The Bauhaus Masters’ Houses


It was just a short walk from the Bauhaus school building to reach the Master’s Houses, which had been designed by Gropius. There were originally 3 pairs of semi-detached houses for the senior Masters and a detached house for Gropius himself all set in the pine woods which were then on the edge of the town. An idyllic setting. The detached house was destroyed during the war but is being rebuilt. The semidetached houses are essentially the same with the same floor plan, albeit mirrored and rotated by 90°. They were built from prefabricated elements – “cubes”. Their use facilitating construction.

It was possible to access 5 of the Master’s houses which have been renovated. The first we looked at were those initially occupied by Klee and Kadinsky. It was hard to believe that we were walking through the same rooms where they lived and worked. They were quite spacious and had large balconies and massive workrooms/studios with large north facing windows to let in the light but also so passers by could see them at work.






It wasn’t possible to see all the rooms as some weren’t accessible and it would have been nice if they had been furnished. When originally built, all the houses were equipped with modern furniture, and fitted cupboards were integrated between the kitchen service area and the dining room and between the bedroom and the studio.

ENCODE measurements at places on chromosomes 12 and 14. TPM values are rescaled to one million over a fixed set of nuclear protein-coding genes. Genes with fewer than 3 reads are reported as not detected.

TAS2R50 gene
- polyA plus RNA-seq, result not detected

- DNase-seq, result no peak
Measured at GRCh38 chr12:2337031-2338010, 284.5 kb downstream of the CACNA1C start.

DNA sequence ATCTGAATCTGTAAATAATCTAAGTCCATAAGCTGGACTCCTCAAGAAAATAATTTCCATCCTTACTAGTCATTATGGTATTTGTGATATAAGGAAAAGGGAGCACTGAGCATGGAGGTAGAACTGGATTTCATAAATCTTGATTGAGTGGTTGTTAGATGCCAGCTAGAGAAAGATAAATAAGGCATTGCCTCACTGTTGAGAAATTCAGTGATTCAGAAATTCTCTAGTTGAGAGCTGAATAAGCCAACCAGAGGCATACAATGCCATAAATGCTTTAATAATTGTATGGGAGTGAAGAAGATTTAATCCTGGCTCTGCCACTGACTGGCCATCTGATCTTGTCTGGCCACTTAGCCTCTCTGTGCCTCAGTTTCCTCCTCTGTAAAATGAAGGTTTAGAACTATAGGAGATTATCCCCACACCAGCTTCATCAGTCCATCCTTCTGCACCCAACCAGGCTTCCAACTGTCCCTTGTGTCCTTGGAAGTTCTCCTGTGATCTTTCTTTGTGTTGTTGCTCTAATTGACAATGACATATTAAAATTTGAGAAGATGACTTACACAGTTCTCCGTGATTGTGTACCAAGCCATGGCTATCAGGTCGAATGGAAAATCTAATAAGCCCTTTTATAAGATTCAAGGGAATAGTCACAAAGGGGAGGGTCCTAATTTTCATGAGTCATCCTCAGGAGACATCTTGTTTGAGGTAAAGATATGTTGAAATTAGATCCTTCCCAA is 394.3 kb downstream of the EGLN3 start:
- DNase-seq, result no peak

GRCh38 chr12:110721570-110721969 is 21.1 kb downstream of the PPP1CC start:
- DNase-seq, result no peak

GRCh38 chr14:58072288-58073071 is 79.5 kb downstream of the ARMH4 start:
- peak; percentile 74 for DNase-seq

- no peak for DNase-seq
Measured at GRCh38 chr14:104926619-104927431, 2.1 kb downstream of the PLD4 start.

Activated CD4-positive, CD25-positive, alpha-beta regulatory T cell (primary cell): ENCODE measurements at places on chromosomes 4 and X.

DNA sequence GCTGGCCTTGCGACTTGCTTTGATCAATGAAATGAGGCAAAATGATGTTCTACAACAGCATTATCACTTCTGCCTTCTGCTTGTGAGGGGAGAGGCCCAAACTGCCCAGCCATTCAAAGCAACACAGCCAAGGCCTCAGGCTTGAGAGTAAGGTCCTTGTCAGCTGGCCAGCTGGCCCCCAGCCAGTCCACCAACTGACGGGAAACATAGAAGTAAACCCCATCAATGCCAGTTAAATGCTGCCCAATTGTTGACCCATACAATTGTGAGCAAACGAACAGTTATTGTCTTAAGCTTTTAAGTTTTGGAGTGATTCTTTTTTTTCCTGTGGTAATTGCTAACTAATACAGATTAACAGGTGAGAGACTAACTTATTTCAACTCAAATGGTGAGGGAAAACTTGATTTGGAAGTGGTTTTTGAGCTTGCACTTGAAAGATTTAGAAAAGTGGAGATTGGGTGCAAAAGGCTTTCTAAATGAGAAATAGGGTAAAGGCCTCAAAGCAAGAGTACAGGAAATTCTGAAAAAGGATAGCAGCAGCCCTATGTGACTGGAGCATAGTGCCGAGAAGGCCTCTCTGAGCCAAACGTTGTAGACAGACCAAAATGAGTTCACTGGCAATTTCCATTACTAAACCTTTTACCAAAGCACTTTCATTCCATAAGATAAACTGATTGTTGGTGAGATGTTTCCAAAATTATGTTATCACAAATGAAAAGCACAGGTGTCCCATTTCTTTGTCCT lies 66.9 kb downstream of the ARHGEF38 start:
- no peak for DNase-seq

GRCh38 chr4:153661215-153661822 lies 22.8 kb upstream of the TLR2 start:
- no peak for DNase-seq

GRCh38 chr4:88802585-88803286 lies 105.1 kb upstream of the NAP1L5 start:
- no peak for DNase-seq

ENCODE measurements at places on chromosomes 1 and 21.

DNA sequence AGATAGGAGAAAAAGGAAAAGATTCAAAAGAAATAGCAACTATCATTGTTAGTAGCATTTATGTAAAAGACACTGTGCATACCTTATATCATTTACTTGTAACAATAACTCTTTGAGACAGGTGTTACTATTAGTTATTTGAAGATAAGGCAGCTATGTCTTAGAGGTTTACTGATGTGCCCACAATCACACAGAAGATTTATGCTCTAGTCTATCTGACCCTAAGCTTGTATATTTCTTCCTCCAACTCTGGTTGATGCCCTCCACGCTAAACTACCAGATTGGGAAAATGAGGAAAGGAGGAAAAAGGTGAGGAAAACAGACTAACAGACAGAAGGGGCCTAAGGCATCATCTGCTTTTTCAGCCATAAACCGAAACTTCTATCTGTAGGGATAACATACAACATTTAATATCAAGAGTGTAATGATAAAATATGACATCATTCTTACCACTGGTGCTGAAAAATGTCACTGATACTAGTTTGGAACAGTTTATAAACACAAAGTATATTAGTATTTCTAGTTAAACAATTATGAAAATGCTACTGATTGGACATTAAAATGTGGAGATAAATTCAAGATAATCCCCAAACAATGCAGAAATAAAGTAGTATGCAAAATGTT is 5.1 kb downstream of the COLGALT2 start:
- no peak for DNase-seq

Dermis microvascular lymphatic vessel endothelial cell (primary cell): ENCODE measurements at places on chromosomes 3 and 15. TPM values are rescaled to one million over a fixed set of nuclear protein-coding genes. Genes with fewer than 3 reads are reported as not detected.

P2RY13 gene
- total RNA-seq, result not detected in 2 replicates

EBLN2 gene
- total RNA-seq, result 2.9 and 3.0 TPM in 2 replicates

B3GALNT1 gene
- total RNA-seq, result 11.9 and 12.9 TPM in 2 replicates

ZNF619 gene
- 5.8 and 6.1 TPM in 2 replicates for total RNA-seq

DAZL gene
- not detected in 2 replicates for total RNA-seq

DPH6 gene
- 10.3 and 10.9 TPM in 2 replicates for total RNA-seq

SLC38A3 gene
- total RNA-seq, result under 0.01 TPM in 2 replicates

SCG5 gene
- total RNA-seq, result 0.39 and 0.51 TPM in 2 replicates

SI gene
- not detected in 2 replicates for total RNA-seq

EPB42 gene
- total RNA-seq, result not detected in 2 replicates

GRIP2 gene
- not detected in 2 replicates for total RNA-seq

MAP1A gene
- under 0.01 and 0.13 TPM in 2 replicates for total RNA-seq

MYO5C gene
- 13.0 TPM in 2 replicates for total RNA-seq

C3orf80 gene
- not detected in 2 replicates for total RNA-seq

Gropius and Moholy-Nagy fitted out their houses exclusively with furniture by their Bauhaus colleague,  Marcel Breuer, but the other masters brought their own furniture with them.




The staircases had long windows extending almost the height of the building which let in plenty of light


and provided views over the other houses and woods.



There are spacious balconies which could, in effect, become outdoor rooms during pleasant weather.



We gained a good impression of how the Masters lived. It must have been a pretty ideal living and working environment, but with a lack of insulation and single glazed windows with metal frames, the houses must have been either pretty cold in the winter or cost a fortune to heat.

3 thoughts on “The Bauhaus Masters’ Houses

  1. I’m reminded straightaway of my visits to High Cross House in Devon (no longer open to the public, I believe) and Le Corbusier’s Villa Savoye in Passy. This day trip must have been a highlight of your trip to Berlin. If I get there again I will definitely follow in your footsteps.

    • Indeed. Although I enjoyed everything about our trip (except sitting in airports and hassle with ticket machines on the U/S Bahn!) the day in Dessau was definitely the highlight.

  2. Pingback: The Aalto House | Down by the Dougie

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